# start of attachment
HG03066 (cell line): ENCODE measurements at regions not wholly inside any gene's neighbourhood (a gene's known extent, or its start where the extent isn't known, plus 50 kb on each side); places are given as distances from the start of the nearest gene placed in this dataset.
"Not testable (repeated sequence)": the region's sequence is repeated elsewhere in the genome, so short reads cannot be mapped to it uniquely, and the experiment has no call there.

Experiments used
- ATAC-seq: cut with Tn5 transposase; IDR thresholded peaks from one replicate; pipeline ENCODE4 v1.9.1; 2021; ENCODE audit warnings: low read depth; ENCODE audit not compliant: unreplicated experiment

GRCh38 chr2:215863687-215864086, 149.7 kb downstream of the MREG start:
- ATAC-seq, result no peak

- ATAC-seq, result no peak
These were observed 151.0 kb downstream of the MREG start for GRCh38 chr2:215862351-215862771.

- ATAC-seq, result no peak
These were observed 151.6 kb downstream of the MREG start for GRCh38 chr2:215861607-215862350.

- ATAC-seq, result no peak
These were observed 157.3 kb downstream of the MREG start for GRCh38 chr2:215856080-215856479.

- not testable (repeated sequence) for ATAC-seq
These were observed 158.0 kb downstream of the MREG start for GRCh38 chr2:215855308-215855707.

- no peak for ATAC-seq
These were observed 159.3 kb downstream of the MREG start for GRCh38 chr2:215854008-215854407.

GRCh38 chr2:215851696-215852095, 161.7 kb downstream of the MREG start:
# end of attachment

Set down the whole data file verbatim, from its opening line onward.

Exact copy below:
HG03066 (cell line): ENCODE measurements at regions not wholly inside any gene's neighbourhood (a gene's known extent, or its start where the extent isn't known, plus 50 kb on each side); places are given as distances from the start of the nearest gene placed in this dataset.
"Not testable (repeated sequence)": the region's sequence is repeated elsewhere in the genome, so short reads cannot be mapped to it uniquely, and the experiment has no call there.

Experiments used
- ATAC-seq: cut with Tn5 transposase; IDR thresholded peaks from one replicate; pipeline ENCODE4 v1.9.1; 2021; ENCODE audit warnings: low read depth; ENCODE audit not compliant: unreplicated experiment

GRCh38 chr2:215863687-215864086, 149.7 kb downstream of the MREG start:
- ATAC-seq, result no peak

- ATAC-seq, result no peak
These were observed 151.0 kb downstream of the MREG start for GRCh38 chr2:215862351-215862771.

- ATAC-seq, result no peak
These were observed 151.6 kb downstream of the MREG start for GRCh38 chr2:215861607-215862350.

- ATAC-seq, result no peak
These were observed 157.3 kb downstream of the MREG start for GRCh38 chr2:215856080-215856479.

- not testable (repeated sequence) for ATAC-seq
These were observed 158.0 kb downstream of the MREG start for GRCh38 chr2:215855308-215855707.

- no peak for ATAC-seq
These were observed 159.3 kb downstream of the MREG start for GRCh38 chr2:215854008-215854407.

GRCh38 chr2:215851696-215852095, 161.7 kb downstream of the MREG start: